Monday

20th May 2019

Opinion

What Armenia's new agreement with the EU means

  • Yerevan. Building a truly democratic and corruption-free European state will mostly depend on the Armenian government's political will. (Photo: Dmitry Karyshev)

At the fifth Eastern Partnership summit in Brussels on Friday (24 November), Armenia and the European Union signed a new framework agreement, dubbed the Comprehensive and Enhanced Partnership Agreement (Cepa).

The Cepa came in to replace the old Partnership and Cooperation Agreement (PCA) from 1999 - long overdue, since Yerevan wasn't able to sign its earlier negotiated Association Agreement, including a 'deep and comprehensive free trade agreement' (DCFTA), back in 2013, due to a Russian blackmail to join the Eurasian Economic Union (EAEU).

Read and decide

Join EUobserver today

Support quality EU news

Get instant access to all articles — and 18 year's of archives. 30 days free trial.

... or join as a group

It took Yerevan and Brussels two years to reopen negotiations and two more to negotiate a new agreement, often referred to as an 'Association Agreement-lite', which has kept most provisions from the old AA.

Cepa doesn't contain free trade arrangements, however, as that is now beyond Armenia's jurisdiction and within that of the EAEU's.

The new agreement is thus a compromise between the old AA and Armenia's new commitments following accession to the Eurasian Economic Union.

Following the fallout of the Eastern Partnership initiative and an overhaul on the part of the EU of its European Neighbourhood Policy (ENP), the new agreement between Yerevan and Brussels was cautiously calculated to avoid a possible repetition of 2013.

The common sense is that Moscow has been kept informed all along to make sure that it is on the same page with Yerevan - although, arguably, that had been the case with the failed Association Agreement as well, so tension remained until the deal was done.

Low profile

Both Yerevan and Brussels have kept a rather low profile - characteristic to EU-Armenia relations in general - throughout the negotiations.

Cepa was initialed unexpectedly, without prior notice or indication, in March 2017, and the agreement's text was officially made public in October 2017, a month before the Eastern Partnership summit. This was perhaps intended to avoid speculation about the contents of the agreement.

Political context has played its role too.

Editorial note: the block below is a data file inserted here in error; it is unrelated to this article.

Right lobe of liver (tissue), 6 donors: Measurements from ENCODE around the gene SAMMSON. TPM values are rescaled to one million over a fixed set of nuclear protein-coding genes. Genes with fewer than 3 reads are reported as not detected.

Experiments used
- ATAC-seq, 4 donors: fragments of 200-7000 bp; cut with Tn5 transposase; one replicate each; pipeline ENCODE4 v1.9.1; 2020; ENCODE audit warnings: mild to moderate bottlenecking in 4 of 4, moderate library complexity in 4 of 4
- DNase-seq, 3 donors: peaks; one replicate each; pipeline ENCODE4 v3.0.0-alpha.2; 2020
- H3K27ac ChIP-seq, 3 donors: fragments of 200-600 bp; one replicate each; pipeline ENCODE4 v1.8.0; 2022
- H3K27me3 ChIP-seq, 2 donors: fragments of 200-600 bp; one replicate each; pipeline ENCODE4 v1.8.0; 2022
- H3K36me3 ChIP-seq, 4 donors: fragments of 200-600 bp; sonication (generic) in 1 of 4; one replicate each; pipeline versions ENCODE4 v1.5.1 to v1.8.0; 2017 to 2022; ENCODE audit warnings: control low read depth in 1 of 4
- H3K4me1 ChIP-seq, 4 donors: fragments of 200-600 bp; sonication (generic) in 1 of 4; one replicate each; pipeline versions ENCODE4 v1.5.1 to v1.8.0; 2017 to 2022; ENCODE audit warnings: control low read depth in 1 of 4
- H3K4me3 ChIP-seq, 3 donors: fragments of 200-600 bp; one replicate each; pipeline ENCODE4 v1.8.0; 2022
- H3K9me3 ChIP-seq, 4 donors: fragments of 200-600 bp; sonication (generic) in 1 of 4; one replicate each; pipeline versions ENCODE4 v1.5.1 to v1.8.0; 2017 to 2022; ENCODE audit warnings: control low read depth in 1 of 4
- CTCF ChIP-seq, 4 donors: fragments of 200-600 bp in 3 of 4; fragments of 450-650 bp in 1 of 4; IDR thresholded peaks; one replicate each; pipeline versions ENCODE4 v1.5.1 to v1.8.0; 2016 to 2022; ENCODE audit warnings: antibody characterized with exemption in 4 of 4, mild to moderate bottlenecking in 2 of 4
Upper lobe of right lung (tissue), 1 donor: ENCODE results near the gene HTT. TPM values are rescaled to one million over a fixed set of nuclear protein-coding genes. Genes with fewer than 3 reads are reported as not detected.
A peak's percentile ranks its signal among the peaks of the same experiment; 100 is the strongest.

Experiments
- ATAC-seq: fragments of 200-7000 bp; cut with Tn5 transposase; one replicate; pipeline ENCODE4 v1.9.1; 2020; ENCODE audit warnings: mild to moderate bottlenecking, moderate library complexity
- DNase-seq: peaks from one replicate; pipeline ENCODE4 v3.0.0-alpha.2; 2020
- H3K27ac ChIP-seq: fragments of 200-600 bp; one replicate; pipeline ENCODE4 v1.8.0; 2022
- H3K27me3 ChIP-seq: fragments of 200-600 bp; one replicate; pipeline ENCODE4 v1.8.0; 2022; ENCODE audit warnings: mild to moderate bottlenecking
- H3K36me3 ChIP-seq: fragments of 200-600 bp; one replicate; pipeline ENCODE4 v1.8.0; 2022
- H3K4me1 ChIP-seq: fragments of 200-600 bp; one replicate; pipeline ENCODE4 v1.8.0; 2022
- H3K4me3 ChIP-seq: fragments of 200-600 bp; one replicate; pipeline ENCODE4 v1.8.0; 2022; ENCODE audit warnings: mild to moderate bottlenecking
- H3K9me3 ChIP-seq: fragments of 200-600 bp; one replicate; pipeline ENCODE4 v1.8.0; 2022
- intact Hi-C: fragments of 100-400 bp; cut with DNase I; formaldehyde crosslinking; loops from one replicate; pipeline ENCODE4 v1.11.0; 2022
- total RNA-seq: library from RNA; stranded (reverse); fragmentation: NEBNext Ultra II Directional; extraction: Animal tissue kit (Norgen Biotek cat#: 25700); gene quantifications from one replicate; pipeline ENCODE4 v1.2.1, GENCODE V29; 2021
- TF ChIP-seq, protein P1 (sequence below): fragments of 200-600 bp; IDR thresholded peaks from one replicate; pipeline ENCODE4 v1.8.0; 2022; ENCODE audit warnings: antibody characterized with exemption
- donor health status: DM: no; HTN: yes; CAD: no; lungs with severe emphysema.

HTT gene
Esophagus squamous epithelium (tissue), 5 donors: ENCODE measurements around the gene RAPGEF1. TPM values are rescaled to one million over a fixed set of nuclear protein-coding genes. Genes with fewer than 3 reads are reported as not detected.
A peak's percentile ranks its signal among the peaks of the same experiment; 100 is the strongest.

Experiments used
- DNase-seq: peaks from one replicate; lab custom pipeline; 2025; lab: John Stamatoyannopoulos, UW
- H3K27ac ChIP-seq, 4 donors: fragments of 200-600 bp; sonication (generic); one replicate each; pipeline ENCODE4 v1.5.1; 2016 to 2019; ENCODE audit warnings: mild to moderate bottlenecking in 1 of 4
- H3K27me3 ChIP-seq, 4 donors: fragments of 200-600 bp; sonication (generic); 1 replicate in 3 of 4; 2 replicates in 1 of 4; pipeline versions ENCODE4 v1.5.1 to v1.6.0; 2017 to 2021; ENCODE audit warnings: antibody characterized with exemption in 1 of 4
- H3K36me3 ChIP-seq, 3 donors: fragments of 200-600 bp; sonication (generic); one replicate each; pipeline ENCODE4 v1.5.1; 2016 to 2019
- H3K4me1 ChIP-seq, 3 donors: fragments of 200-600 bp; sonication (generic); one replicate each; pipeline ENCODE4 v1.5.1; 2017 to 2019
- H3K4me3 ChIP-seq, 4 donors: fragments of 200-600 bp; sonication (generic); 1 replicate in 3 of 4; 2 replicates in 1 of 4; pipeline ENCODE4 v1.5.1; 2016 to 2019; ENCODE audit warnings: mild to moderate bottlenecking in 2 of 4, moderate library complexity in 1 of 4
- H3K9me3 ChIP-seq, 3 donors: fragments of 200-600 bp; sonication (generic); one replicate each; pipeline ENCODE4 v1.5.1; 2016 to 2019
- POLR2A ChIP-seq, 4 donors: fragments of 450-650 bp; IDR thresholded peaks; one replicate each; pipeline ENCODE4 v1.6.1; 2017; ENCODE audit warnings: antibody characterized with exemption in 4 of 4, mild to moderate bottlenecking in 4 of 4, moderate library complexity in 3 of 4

Armenia in 2013 was the first 'clashpoint' between the EU and Russia in what escalated further with the events in Ukraine.

By 2017, with Armenia in the Eurasian Union, Moscow perceived the signing of the new agreement between Yerevan and Brussels as less of a threat.

The signing of the Cepa is a milestone in Armenia-EU relations. Politically, both Yerevan and Brussels 'win', in having reached a middle ground that combines Armenia's EAEU membership with an upgraded agreement with the EU.

This gives Armenia a degree of its long-nurtured political balance. And Brussels demonstrates adaptability in ensuring that the EU and EAEU can co-exist in the post-Soviet space.

Ahead of Minsk and Baku

Second, Cepa pulls Armenia out of the group of Eastern Partnership 'laggards', namely Belarus and Azerbaijan, where it found itself after failing to sign the AA together with Georgia, Moldova and Ukraine.

Minsk and Baku are either not interested or have not yet signed similar agreements with the EU. Cepa thus embodies the principle of differentiation - a key element in the reviewed ENP - which implies a tailored, rather than one-size-fits-all, approach in the EU's relations with its neighbours. This sets the Eastern Partnership's current format to 3+1+2.

However, for Armenia the Cepa is also the second best option; it is still a departure from the more sophisticated Association Agreement which contained more benefits.

Importantly, the underlying causes that hindered the latter's signing still continues to pose a challenge to Armenia.

While Armenian policy-makers are likely to boast that they have, after all, managed to achieve their original policy goal of 'and/and' (as opposed to 'either/or') vis-a-vis European and Russian integration projects , the balance is tipped in the direction of EAEU, which ties Armenia's hands in trade arrangements with third parties.

While in strategic terms Yerevan acquires a degree of diversification by signing a new agreement with the EU, the mere signing of Cepa will not alter the balance of power in Armenia's foreign policy.

There is a risk that for Armenia the bar will be lowered, as regards foreign policy diversification, to the Cepa-signing only. The Armenian government will have to work in other directions as well to truly achieve this goal.

Ultimately, Cepa's rewards are hidden in its implementation. It offers EU tools and money to facilitate reform across different sectors.

Among Armenia's civil society and progressive circles, EU is seen as the only driver of the country's modernisation, while Cepa is expected to create an enabling environment for reforms.